Dems in touch with public? No way!

Posted by admin
Jul 08 2006


Public Just As Divided As Democrats On Iraq (The Left Coaster):

One of the staples of a lazy, White House-fed press corps is the ongoing drumbeat of “Democrats are divided about Iraq” stories that pop up every week or so in the media. The latest installment comes from Liz Sedoti of the AP, which has run this GOP-inspired storyline already several times before. Aside from providing this as a fresh example of how the media takes a spoon-fed storyline from the GOP and continues a narrative for them, I wanted to bring this up for an even simpler reason: Why does the media expect the Democrats to be unified when the public itself is divided on Iraq?

Gallup reports today that there is no consensus amongst the general public on what to do in Iraq, with the country split approximately in thirds between immediate withdrawal, gradual withdrawal, and staying the course. …

When it comes right down to it, I believe it is the political party that most closely resonates with the voting public that wins elections. If the Dems are more in tune with the public on Iraq, the state of the economy, civil rights, and open and accountable government in all three branches (that means no exemptions for a certain Unitary Executive), then I have hope for our nation’s federal government this year that we will see an end to the Republican party’s ham-fisted rule.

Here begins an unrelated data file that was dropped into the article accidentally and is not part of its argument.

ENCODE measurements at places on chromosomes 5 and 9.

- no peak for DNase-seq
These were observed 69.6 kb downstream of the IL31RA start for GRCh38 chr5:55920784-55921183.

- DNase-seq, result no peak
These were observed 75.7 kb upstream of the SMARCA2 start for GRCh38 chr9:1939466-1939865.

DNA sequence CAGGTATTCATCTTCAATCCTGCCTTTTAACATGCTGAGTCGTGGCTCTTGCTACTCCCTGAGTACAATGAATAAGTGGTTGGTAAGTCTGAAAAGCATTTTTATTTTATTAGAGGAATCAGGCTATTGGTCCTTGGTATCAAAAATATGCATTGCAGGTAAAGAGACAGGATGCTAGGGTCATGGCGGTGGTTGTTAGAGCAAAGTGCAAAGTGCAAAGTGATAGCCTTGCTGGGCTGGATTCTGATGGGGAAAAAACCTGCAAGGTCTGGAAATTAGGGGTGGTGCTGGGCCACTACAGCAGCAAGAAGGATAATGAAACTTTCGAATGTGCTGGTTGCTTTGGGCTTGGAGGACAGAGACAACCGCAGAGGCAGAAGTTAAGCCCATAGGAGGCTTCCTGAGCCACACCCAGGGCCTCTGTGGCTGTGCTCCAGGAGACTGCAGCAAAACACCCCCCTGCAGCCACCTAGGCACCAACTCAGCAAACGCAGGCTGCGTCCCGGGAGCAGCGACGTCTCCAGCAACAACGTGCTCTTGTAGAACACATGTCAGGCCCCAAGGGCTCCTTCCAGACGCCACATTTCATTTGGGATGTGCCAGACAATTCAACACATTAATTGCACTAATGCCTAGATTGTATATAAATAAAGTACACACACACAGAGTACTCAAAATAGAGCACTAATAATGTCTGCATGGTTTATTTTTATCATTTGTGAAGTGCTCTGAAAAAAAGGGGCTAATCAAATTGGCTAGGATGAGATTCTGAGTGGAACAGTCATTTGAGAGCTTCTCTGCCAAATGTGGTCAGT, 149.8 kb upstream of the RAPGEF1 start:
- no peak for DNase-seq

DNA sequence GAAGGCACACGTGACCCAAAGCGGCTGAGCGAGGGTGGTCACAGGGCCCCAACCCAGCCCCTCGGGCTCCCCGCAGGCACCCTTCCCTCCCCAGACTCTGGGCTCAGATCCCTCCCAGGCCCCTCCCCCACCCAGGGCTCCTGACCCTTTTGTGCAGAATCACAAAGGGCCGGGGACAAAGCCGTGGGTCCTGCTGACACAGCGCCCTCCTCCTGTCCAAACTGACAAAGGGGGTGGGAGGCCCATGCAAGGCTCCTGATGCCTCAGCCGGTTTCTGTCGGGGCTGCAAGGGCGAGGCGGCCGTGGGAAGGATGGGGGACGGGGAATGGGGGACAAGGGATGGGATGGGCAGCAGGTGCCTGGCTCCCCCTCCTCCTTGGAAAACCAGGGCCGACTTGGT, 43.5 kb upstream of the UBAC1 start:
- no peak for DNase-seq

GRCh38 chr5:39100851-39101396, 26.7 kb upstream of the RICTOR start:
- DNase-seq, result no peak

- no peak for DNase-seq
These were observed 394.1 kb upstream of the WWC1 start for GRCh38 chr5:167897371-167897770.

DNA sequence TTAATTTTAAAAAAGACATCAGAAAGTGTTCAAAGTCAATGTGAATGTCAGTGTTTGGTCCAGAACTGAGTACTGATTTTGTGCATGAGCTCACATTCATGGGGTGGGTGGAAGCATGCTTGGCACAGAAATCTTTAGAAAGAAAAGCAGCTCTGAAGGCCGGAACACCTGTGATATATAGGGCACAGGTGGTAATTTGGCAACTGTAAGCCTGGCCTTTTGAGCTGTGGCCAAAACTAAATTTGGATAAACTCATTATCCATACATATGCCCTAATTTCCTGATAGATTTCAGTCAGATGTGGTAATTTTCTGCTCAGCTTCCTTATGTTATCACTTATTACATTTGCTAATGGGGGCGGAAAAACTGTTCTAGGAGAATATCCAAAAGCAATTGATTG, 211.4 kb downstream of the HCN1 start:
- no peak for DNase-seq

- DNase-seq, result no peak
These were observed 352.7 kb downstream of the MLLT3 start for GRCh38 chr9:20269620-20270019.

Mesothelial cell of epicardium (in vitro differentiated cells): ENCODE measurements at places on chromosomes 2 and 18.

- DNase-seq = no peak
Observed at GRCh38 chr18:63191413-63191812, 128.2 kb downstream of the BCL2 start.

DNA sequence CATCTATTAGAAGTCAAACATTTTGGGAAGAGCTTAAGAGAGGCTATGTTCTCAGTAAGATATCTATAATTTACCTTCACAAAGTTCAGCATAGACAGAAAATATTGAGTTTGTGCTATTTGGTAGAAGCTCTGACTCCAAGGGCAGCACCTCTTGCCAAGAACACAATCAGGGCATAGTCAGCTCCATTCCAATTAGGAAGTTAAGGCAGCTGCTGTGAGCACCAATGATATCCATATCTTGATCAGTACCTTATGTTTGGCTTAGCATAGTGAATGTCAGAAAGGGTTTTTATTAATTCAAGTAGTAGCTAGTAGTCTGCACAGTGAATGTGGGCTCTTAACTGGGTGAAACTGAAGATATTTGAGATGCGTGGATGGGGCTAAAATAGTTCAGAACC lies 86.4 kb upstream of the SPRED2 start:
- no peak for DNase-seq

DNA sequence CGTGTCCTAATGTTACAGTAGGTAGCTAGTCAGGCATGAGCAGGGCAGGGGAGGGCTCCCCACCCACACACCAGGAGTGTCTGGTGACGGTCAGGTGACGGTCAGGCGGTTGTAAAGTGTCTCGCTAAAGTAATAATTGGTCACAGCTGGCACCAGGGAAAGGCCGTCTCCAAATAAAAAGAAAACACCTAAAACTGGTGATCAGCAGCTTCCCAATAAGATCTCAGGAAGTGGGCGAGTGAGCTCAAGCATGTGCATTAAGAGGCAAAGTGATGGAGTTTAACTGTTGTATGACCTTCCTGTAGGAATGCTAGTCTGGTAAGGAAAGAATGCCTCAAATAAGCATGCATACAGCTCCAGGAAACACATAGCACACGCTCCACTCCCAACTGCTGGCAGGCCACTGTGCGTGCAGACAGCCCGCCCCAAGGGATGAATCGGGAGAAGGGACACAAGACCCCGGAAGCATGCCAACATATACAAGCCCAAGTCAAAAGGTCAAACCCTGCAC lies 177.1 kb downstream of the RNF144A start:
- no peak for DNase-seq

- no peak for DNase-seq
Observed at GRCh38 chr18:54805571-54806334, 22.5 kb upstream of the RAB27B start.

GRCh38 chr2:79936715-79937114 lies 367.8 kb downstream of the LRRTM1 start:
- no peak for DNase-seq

I see two ways this story could wind out, however: On the one hand, Republicans can use the public’s uncertainty against itself, arguing that they, at least, have a plan — even if “staying the course” is nowhere near a plan — and maintain their rule because they have convinced or harangued voters into maintaining the status quo in Washington. One the other hand, they can try to utilize that uncertainty to their advantage, only to run into a brick wall of public impatience. The way the party’s poll numbers, along with the president’s own numbers, have been trending (that would be in the way-sub-50% range, if you hadn’t noticed), I am leaning toward the second possibility at this time.

The war in Iraq is simply not going as the administration and its backers have promised. Three years, hundreds of billions of dollars, and thousands dead along with tens of thousands injured can’t be talked away as easily as Republicans might hope. Meanwhile, the price of gasoline grates many working-class Americans who are not feeling the same optimism as the right-wing wants them to feel. I have encountered people who feel as if their civil rights, freedoms, and system of democratic government with checks and balances are under siege by this administration and its supporters in Congress. It will be tough for the Republican candidates to muster support this election cycle in the face of such daunting issues, ones that they have created and left unresolved for six years running.

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